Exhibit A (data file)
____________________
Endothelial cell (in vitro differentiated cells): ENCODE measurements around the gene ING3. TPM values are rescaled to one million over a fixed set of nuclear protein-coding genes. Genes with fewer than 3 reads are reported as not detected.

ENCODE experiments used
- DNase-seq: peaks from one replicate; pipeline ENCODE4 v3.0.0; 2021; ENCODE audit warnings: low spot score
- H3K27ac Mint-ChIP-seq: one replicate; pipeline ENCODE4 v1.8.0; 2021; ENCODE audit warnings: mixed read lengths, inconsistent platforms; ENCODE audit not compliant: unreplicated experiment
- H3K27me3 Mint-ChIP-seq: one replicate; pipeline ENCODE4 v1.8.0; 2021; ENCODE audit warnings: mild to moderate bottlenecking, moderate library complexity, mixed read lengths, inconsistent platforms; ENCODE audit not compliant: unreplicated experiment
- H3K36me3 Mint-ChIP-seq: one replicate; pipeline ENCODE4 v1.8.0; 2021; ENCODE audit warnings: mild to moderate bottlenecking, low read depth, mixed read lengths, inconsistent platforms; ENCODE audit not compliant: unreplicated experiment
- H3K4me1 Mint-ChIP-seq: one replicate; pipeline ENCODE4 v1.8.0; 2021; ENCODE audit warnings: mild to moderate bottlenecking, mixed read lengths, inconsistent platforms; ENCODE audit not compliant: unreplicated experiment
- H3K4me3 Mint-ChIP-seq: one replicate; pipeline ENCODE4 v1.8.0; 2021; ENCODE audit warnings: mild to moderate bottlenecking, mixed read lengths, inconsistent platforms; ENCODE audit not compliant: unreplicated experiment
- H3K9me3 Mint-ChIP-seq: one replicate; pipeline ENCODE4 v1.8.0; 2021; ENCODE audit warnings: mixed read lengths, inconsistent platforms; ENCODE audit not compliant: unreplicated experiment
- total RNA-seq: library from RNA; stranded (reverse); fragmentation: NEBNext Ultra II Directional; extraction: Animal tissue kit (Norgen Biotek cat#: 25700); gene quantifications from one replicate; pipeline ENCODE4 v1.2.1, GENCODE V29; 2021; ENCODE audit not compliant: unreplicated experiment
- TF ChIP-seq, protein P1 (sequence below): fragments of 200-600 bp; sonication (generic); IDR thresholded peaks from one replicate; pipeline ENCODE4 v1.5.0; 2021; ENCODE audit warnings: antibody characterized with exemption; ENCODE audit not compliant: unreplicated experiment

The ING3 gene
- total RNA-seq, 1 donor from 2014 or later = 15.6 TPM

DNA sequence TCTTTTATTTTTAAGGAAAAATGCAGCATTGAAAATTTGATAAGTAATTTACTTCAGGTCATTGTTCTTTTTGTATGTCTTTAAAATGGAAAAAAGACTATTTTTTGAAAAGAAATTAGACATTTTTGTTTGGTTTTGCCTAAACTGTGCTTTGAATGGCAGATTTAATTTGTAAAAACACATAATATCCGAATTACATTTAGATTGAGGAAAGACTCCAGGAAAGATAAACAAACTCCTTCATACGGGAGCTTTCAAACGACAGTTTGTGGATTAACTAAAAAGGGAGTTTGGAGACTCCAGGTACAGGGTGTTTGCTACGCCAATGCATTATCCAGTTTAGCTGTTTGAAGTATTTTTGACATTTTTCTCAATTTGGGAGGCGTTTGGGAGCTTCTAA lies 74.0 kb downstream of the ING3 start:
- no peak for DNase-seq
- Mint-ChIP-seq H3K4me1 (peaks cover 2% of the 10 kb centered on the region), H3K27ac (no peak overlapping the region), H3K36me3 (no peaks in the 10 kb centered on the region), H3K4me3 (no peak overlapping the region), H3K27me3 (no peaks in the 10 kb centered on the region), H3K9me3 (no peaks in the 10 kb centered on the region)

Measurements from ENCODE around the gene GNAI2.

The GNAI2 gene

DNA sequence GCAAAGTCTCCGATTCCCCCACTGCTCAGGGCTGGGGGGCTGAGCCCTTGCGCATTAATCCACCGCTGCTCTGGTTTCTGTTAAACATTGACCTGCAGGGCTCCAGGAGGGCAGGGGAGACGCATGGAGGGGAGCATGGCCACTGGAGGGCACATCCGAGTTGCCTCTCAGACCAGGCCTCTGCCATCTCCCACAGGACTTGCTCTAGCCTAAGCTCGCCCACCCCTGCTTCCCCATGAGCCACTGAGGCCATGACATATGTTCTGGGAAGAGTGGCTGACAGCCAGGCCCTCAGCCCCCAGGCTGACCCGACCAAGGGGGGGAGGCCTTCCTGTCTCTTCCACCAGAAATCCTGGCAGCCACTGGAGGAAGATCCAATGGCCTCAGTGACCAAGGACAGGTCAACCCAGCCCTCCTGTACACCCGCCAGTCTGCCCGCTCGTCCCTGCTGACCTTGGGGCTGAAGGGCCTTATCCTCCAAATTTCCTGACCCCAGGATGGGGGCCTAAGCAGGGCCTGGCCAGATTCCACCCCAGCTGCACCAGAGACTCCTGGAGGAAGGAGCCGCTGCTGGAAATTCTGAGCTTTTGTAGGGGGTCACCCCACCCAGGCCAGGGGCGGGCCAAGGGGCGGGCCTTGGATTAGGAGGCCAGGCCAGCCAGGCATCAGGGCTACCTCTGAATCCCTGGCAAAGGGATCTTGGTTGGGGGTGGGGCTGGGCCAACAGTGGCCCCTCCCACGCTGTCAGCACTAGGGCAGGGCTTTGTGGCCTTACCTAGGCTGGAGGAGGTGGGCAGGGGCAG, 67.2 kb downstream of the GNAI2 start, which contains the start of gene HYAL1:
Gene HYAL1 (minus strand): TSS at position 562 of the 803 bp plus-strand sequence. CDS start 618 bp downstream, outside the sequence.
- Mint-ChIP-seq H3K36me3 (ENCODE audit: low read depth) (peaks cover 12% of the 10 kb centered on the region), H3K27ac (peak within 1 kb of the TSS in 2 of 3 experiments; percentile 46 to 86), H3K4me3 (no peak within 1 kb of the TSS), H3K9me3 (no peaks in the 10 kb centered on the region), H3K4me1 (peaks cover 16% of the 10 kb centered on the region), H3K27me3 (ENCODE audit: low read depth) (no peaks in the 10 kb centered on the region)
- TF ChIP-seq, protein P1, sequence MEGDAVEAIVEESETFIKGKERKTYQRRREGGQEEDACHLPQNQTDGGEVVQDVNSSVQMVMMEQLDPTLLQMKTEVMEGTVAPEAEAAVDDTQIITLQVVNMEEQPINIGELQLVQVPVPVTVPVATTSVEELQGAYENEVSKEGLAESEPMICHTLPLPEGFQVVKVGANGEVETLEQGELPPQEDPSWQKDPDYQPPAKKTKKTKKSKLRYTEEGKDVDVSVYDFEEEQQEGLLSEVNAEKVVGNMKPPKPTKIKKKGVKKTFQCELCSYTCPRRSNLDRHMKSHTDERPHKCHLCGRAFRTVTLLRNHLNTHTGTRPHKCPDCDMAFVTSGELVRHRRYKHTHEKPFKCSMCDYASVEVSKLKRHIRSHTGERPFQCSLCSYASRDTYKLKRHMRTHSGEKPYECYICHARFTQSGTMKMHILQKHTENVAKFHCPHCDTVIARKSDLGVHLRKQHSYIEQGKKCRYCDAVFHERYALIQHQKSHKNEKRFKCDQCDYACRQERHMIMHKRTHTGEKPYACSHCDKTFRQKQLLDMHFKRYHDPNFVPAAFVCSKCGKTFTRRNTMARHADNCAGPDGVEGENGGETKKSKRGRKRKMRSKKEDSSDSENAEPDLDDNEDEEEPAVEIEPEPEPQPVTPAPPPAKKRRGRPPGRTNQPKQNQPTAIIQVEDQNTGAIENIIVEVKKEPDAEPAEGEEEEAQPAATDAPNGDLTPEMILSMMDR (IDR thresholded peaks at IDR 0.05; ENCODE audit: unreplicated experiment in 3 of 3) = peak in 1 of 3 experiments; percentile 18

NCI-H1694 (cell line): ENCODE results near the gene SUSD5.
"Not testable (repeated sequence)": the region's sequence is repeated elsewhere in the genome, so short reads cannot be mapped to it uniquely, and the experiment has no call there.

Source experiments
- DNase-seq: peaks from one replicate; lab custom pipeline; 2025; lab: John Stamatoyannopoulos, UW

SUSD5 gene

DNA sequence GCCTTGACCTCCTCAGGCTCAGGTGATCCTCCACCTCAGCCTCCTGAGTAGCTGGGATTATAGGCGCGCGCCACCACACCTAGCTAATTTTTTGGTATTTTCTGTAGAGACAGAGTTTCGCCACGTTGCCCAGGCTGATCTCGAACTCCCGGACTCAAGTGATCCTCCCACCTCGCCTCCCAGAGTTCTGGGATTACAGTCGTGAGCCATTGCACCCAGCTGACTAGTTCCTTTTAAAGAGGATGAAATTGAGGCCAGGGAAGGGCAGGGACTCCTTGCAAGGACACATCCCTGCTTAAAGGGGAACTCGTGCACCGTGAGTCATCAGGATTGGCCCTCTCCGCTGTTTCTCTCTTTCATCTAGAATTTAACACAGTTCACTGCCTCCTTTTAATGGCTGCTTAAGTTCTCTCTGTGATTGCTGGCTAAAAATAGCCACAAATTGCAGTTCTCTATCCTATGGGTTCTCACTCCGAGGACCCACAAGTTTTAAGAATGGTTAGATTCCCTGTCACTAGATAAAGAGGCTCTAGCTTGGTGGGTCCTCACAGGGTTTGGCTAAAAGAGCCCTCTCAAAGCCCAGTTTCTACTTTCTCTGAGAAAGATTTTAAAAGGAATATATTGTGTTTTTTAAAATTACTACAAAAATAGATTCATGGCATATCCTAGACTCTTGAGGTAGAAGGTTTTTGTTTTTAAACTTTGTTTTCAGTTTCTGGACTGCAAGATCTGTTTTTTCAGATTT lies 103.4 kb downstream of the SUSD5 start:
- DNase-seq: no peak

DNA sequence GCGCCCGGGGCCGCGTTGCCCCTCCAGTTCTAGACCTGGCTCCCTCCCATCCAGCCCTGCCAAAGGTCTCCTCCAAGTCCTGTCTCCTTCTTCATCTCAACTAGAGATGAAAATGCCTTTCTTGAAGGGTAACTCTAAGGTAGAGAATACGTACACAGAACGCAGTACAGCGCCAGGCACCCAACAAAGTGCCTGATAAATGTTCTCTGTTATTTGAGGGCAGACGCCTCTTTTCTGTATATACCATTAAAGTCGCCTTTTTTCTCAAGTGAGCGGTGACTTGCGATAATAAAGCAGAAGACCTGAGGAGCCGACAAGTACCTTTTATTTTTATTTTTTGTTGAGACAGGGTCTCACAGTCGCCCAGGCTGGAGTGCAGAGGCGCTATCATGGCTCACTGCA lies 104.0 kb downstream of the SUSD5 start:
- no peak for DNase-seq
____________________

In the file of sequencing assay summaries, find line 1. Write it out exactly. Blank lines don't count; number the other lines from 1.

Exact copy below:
Endothelial cell (in vitro differentiated cells): ENCODE measurements around the gene ING3. TPM values are rescaled to one million over a fixed set of nuclear protein-coding genes. Genes with fewer than 3 reads are reported as not detected.